China is a country which has become a 'global village' but its leaders have not compromised on its policies and principles, unlike the new torch-bearers of our democracy, who in their haste to become the architects of 'Indian economic renaissance' not on ly compromised on long-standing policies and commitments but showed the world a new low in flattery during the visit of President Bill Clinton.

Shashank Vikram KanpurAir-India

This has reference to C.P. Chandrasekhar's column on the privatisation of Air-India ("Specious logic," June 23). Regardless of who owns an enterprise (the state or private investors), the benefits of operating it must be quantifiable because public funds - those derived from taxation or those solicited as investments - are deployed. Any negative returns on investment constitute misuse or misallocation of these funds. Privatisation is not the cure for all ills. There are innumerable private companies tha t have made huge losses. The difference lies in management accountability and better organisational performance.

Rajesh Krishnamurthy Connecticut, U.S.* * *

C.P. Chandrasekhar's case against the privatisation of the airline sector is unpersuasive. He cites "the need to ensure adequate flights" connecting India to "the major airline hubs of the world" but fails to say at what cost. Also, he does not say which "major airline hubs" he thinks would be inaccessible to India after privatisation. Air-India has accumulated losses amounting to Rs.1,000 crores over the past five years. The taxpayers are paying this amount for an airline that now flies to only 19 dest inations, most or all of which are well served by other airlines.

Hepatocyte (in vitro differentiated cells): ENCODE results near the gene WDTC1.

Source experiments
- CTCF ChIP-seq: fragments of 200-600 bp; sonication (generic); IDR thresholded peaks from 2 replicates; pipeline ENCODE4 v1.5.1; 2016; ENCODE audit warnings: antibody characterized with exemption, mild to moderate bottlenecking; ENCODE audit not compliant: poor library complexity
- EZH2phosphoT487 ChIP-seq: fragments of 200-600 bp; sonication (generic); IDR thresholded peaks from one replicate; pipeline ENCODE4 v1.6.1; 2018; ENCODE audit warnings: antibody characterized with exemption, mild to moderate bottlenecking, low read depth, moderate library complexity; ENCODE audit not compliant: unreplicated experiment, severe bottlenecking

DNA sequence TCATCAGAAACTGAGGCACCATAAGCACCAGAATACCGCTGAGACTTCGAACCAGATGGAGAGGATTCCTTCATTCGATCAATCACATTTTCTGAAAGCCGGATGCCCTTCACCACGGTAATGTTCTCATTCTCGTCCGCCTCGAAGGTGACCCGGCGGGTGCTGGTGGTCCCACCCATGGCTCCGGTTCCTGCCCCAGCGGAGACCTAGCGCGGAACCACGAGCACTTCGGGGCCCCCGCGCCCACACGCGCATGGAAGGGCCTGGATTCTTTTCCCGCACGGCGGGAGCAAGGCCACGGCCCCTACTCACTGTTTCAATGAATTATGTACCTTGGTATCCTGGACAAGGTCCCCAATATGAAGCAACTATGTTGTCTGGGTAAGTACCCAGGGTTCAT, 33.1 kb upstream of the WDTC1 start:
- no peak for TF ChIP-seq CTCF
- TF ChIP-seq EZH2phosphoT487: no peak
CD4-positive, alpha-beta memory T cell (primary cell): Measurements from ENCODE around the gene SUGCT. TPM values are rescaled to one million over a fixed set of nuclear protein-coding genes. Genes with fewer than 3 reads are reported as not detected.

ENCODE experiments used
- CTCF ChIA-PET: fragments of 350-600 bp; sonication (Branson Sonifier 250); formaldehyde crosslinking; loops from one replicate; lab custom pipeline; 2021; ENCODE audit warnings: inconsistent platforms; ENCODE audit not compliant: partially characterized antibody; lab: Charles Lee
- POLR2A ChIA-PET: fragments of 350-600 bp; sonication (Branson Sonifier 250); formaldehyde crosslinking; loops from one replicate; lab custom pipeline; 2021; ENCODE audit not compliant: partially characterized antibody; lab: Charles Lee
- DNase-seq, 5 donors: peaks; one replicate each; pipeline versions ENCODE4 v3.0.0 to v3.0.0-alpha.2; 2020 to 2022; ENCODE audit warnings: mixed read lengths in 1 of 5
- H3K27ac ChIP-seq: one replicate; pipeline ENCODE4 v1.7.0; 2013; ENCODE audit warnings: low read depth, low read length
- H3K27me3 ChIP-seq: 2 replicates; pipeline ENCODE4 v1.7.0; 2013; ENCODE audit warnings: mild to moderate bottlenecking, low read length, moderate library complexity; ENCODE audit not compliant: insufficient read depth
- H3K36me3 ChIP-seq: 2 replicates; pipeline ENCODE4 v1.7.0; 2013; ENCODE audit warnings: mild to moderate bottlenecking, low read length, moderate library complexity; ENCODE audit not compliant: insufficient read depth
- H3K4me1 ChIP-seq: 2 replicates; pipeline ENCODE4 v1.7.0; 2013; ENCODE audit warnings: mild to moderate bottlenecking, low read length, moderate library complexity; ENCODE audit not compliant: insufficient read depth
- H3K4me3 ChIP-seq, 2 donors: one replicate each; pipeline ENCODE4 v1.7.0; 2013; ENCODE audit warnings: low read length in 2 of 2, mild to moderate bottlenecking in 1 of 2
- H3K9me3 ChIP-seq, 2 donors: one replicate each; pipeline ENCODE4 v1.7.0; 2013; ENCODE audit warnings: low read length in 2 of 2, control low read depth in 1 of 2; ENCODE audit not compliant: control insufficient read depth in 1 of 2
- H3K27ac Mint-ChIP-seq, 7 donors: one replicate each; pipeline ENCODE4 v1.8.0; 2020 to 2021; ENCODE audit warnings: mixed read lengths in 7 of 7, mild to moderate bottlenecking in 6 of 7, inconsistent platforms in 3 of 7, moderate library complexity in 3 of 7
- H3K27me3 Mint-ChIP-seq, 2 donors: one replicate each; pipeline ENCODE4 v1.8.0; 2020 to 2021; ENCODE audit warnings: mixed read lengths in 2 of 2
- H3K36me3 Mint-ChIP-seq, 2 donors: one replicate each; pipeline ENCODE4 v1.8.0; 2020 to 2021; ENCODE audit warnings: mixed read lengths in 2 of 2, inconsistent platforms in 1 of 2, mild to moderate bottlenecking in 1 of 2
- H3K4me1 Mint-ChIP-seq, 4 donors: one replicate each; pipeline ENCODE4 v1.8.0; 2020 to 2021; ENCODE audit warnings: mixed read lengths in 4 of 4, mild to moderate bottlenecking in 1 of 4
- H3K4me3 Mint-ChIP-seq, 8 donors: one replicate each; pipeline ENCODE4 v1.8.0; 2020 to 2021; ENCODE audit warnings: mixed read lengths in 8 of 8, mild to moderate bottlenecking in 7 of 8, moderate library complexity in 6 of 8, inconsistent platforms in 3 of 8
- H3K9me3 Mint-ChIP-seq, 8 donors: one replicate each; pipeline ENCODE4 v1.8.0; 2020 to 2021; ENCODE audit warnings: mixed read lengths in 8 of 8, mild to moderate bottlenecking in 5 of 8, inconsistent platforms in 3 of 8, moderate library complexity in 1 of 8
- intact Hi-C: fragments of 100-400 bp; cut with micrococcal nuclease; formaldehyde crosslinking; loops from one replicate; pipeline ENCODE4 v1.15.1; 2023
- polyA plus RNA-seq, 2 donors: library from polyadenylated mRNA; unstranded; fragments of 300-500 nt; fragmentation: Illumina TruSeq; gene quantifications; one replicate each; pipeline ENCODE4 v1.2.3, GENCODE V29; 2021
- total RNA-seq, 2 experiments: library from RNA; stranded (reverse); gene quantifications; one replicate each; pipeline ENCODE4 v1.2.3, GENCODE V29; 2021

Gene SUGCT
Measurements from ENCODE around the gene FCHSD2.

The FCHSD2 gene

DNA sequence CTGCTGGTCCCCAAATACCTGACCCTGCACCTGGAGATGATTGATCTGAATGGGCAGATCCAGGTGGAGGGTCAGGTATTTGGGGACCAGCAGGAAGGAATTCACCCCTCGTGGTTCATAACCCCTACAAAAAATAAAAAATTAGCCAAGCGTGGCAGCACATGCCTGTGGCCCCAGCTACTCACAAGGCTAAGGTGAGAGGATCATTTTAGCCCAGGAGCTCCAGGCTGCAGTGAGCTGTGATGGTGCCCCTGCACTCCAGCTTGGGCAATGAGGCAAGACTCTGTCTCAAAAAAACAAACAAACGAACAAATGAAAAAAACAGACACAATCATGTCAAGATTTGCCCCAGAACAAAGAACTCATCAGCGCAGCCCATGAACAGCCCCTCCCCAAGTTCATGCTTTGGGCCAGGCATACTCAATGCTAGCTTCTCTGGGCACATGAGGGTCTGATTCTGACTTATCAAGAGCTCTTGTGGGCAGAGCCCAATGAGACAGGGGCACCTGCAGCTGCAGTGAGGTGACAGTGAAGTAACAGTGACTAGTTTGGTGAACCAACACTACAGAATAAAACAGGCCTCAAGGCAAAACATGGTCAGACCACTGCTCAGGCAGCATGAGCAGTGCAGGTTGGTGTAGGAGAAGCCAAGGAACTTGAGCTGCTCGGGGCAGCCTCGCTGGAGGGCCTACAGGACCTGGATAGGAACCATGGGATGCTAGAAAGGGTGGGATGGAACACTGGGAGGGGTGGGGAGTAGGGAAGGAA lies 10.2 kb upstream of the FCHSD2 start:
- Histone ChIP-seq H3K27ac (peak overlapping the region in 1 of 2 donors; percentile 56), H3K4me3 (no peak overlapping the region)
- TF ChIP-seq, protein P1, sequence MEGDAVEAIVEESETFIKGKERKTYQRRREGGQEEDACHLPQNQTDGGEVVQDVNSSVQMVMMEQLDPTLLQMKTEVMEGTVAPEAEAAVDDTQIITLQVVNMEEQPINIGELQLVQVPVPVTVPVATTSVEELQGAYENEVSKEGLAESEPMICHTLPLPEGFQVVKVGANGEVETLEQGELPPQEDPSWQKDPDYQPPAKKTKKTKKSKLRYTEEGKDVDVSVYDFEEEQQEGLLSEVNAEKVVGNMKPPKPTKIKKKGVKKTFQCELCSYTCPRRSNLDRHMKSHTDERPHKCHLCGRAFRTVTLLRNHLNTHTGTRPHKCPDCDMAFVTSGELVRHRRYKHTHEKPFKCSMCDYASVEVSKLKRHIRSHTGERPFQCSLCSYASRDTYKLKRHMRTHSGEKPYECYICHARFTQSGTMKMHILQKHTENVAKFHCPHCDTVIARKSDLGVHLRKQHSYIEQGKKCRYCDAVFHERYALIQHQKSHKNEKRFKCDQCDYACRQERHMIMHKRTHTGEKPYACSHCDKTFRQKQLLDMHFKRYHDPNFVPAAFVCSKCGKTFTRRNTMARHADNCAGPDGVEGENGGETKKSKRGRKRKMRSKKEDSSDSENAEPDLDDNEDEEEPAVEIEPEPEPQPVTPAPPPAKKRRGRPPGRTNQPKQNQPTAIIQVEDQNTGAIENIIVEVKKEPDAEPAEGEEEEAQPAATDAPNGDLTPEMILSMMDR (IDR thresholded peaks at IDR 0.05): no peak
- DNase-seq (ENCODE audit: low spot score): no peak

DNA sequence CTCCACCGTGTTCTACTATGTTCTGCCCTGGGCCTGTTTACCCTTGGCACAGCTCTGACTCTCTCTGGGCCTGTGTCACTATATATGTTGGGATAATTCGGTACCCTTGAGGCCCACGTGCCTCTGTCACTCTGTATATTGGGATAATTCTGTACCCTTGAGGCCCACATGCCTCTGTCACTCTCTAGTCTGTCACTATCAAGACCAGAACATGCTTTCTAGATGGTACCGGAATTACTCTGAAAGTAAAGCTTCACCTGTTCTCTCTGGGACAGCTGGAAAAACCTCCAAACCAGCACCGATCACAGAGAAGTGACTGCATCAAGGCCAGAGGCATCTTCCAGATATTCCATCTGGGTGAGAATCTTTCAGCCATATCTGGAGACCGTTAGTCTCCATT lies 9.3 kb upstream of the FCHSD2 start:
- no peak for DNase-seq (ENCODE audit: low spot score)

As far as Air-India is concerned, Prof. Chandrasekhar argues that it is rational for a state to, when necessary, subsidise communication networks because such networks yield "substantial external benefits" in the form of reduced regional inequality. Howe ver, he gives no historical examples of such external benefits and he does not say how he knows them to be substantial.

Even if there are external benefits, it can be argued that it would be more effective to subsidise directly the passengers on such routes. Let us say the current cost of servicing a route is Rs.100 and that potential passengers will only pay Rs.60, thus requiring a subsidy of Rs.40. What if the state-run airline is privatised and the passengers on the route are directly given a subsidy of Rs.40? In this case, the route will continue to be serviced because the passengers will have enough money (the Rs.60 they were willing to spend plus the Rs.40 received from the state) to keep it going. But now, various airline companies will compete for their business and the most efficient airline - perhaps one that can run the service for, say, Rs.90 - will survive. This way, the route will remain viable and the subsidy will decrease to Rs.30 because of competition between potential service providers.